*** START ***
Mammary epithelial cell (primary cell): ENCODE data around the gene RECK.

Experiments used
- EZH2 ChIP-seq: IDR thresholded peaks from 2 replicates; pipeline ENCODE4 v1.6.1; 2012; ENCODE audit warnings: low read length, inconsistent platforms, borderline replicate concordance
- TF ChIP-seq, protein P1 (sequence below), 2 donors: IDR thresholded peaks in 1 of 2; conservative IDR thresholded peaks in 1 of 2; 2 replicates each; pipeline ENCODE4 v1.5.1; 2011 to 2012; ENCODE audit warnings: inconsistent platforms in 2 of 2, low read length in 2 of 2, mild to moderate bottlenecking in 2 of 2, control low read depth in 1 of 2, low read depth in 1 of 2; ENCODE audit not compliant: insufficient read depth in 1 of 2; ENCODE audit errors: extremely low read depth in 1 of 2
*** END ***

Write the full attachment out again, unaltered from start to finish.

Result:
Mammary epithelial cell (primary cell): ENCODE data around the gene RECK.

Experiments used
- EZH2 ChIP-seq: IDR thresholded peaks from 2 replicates; pipeline ENCODE4 v1.6.1; 2012; ENCODE audit warnings: low read length, inconsistent platforms, borderline replicate concordance
- TF ChIP-seq, protein P1 (sequence below), 2 donors: IDR thresholded peaks in 1 of 2; conservative IDR thresholded peaks in 1 of 2; 2 replicates each; pipeline ENCODE4 v1.5.1; 2011 to 2012; ENCODE audit warnings: inconsistent platforms in 2 of 2, low read length in 2 of 2, mild to moderate bottlenecking in 2 of 2, control low read depth in 1 of 2, low read depth in 1 of 2; ENCODE audit not compliant: insufficient read depth in 1 of 2; ENCODE audit errors: extremely low read depth in 1 of 2